An Episcopal Dictionary of the Church

Immaculate Conception

This dogma of the Roman Catholic Church is that the Virgin Mary was kept free from original sin from the first moment of her conception. Mary is understood to be kept free from original sin by the grace of God and the merits of Christ. This dogma was defined in the bull Ineffabilis Deus of Pope Pius IX on Dec. 8, 1854. Belief in the Immaculate Conception was defined by the Pope in the same bull as being infallible and binding on all faithful Roman Catholics. The Final Report of the Anglican-Roman Catholic International Commission (ARCIC) recorded the disagreement of Anglicans, although some individuals may hold it as a pious, optional belief. This statement noted that Anglicans question the scriptural basis for such claims. The papal proclamation of the Immaculate Conception and the Assumption as dogmas binding on the faithful has prompted many Anglicans to question the teaching authority of the Bishop of Rome. Article XV of the Articles of Religion holds that Christ alone was without sin (BCP, p. 870). The Roman Catholic dogma of the Immaculate Conception remains a stumbling block in Anglican-Roman Catholic ecumenical relations.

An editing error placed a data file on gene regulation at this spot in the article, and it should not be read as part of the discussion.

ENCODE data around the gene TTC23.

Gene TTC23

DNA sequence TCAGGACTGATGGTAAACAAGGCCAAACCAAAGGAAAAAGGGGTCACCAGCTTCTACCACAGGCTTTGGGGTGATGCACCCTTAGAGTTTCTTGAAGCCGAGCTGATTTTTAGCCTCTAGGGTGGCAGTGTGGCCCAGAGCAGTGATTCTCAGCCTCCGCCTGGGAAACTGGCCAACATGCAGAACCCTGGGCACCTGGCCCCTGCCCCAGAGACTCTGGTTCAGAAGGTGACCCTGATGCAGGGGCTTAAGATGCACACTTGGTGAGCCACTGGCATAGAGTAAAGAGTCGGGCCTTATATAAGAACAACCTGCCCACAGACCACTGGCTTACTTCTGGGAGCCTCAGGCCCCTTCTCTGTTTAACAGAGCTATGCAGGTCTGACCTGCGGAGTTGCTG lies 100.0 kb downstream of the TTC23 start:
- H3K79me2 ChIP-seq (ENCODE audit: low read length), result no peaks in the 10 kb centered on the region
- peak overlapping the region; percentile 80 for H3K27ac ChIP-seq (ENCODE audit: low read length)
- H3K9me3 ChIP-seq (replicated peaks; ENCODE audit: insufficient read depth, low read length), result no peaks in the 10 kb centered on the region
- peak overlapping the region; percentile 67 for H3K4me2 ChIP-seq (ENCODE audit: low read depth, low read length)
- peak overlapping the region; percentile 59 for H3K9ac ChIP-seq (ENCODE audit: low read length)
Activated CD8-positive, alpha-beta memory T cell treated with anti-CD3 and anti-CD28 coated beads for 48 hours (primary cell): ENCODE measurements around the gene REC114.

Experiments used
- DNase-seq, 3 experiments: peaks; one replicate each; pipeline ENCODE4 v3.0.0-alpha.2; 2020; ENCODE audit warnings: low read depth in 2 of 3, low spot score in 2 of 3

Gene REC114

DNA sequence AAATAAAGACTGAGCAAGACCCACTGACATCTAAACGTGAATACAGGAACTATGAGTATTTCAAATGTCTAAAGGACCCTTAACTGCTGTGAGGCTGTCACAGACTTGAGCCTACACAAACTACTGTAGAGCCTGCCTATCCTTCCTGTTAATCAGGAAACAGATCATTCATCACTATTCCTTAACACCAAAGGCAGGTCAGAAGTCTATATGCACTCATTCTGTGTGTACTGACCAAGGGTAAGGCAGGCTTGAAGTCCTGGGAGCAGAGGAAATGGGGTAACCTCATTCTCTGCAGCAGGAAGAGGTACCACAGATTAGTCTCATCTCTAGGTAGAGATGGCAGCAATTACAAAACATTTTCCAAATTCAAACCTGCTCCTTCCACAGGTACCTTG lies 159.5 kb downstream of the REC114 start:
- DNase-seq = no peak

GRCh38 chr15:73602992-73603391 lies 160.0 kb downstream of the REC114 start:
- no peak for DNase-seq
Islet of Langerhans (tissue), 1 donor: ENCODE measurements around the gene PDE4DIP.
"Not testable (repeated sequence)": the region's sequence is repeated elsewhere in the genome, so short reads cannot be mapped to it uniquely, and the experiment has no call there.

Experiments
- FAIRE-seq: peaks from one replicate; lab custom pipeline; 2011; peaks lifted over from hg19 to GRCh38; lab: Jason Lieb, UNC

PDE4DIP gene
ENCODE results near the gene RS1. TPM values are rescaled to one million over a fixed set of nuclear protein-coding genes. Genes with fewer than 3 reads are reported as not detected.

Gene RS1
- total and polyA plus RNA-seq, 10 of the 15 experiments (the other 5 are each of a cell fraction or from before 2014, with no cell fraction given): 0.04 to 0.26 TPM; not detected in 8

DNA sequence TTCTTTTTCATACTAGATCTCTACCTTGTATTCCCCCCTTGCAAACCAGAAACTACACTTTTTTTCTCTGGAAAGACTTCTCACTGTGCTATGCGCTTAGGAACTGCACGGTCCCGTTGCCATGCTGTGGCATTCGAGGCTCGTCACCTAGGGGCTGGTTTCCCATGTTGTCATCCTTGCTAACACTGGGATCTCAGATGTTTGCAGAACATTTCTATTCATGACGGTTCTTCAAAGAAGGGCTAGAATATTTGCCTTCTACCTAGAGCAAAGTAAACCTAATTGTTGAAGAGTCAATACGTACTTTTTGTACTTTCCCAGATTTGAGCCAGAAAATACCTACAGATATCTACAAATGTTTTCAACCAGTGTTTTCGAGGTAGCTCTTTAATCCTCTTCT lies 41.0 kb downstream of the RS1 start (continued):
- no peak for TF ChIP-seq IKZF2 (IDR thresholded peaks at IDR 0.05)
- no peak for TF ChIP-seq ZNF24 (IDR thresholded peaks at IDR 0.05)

Glossary definitions provided courtesy of Church Publishing Incorporated, New York, NY,(All Rights reserved) from “An Episcopal Dictionary of the Church, A User Friendly Reference for Episcopalians,” Don S. Armentrout and Robert Boak Slocum, editors.